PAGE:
So I, I’m not worried about that at all. And we have segregation here on our team where we know that, and look, we’re professionals, just like with lawyers, when you hire a lawyer, they have a, an oath, a duty to represent all their clients, but they also know when it’s time to say, you know what? I can’t represent you, Mr. Or Mrs. New client because of this conflict with another client. So we, we act very, very much in the same vein. If, if clearly like two clients are going at it against each other they’re the top two competitors like that probably wouldn’t work out for us, but that’s rarely the case. Now, actually there have been with one client in particular. Recently we have been approached by two different competitors in the last two to three months to, for them, for us to work with his competitors.
Erik J. Olson (04:44):
Now, in both cases, we decided that we were going to say no, in one of those cases, the competitor was actually smaller than our client. But in the second case, the competitor was much, much bigger. Now, in both cases, we decided that we came to the dance with our client and we are going to stick with our client. Now, when you tell a big client, no, or a big potential client, no, because you have your existing, smaller client and you’re gonna stick with them. It like, Hey, it, like on the one hand, it sucks, right? Because you’re like, oh man, that could have been a huge client that could have done like amazing things for our business. But on the other hand, you don’t really know if it was ever gonna work out. If it was gonna be a terrible relationship. Maybe they would, you know, it would like after two or three months, maybe they’d dump you, but you just dumped your old client. And now you got no one, right? So this is where like, if you get greedy, get burned kind of a situation. So in my opinion, stick with your client. But there are still some ways that you could frankly benefit from it. One is you can go to your existing client and say, Hey, I just wanted to let you know, Bob, Jennifer, over at X, Y, Z company reached out to me. They wanna, they wanted to work with us,
Erik J. Olson (05:58):
But I said, no, cause I’m in it with you, man. We’re going all the way. Oh. And by the way, Bob, remember how you said at the beginning of next year, you’re gonna raise your budget. Let’s talk about that in January. Okay. Cool. All right. So you let them know you turned away work. It’s legit. You turned away work, let your client know right. That you did. ’em A favor. Now it should be expected, but you should at least let them know what’s going on. That way. They know that you’re in demand, right? They won’t take you for granted. Right? And you could use it as an opportunity to ask for referral, to remind them that they need to up their budget like this. So they were going to, they kind of sort owe you a little one at this point right now, another thing that you could do is with the potential new client is you could refer them to someone else.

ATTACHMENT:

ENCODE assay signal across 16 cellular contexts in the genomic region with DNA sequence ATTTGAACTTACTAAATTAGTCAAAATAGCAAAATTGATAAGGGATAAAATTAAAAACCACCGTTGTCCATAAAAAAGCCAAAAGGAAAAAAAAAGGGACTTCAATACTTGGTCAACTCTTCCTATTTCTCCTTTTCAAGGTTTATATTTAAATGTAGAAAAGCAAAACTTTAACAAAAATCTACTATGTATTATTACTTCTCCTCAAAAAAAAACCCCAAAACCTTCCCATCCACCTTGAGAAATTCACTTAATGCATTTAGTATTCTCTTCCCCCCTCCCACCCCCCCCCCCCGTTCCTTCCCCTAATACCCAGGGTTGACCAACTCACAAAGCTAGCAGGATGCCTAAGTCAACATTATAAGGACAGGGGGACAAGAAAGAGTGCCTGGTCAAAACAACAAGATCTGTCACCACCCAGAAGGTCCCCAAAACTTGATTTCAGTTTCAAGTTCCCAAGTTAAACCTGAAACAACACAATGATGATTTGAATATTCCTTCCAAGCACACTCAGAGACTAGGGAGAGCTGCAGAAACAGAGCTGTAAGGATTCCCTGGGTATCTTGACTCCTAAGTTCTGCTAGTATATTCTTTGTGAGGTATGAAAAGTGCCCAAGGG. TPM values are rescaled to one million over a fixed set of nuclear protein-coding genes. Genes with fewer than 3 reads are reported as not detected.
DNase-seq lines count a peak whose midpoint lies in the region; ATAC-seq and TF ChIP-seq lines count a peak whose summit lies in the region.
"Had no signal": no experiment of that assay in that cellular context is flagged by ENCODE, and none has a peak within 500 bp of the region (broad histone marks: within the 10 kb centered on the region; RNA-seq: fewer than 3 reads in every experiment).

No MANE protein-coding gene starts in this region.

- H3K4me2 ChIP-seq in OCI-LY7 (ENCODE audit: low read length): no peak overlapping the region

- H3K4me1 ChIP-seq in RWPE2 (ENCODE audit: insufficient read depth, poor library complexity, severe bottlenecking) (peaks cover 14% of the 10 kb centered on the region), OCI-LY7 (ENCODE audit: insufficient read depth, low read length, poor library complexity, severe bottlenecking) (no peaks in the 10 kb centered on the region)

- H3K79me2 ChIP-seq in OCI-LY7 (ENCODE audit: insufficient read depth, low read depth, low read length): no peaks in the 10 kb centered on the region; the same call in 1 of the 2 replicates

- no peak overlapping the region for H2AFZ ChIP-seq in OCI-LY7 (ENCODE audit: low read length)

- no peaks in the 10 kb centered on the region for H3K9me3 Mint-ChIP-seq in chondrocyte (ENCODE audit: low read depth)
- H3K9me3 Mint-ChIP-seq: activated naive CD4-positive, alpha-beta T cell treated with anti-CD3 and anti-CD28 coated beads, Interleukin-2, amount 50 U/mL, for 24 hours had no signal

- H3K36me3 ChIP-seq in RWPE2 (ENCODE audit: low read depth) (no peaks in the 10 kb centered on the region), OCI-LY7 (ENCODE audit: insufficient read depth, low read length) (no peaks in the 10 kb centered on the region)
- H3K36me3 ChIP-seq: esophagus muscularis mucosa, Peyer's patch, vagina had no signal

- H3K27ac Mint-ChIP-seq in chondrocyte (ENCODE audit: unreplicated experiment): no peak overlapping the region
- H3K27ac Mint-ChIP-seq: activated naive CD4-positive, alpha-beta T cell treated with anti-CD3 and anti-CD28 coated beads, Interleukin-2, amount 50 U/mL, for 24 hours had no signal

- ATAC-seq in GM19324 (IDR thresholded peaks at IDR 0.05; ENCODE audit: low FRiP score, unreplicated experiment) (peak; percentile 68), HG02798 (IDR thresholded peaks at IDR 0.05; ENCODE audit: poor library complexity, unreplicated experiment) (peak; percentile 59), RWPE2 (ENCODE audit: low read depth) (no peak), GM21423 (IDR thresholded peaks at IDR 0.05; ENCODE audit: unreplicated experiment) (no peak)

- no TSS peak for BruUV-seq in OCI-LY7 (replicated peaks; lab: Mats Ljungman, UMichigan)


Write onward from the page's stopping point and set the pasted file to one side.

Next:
Erik J. Olson (06:44):
So if you have someone, another agency, another company like yours, that you could send them over to, you could refer them. That takes care of the other agency that takes care of this prospective client. And frankly, if you wanna work out a commission deal where you get like a finder’s fee, great, knock yourself out. You can make a few bucks, but then also you can go to that prospective client. You can have a discussion with them and say, Hey, I appreciate you reaching out, but I can’t work with you cause I’m conflict. But do you know of anyone else in these other industries, practice areas, service areas that you could connect me with? I would’ve really appreciate it. Ask for a referral. Why not? Why not, man? You’re being honest with them. You’re telling ’em, I’d love to work with you, but I can’t. They need to know that upfront.
Erik J. Olson (07:29):
You’re doing them a solid right? You could connect them with another company like yours that can help them out. You can do all sorts of things, but ask for referrals. So you can at least benefit in at least three different ways. One, let your client know that you turn the work down. Two connect. Another company like yours, two that perspective client and three contact, a prospective client tell ’em you can’t do the work with them, but can you get a referral to someone else like them? So some things to think about, I hope that helped. If you have any questions, reach out to me on Instagram. I hang out there @erik.j.olson. That’s E R I K dot J dot O L S O N.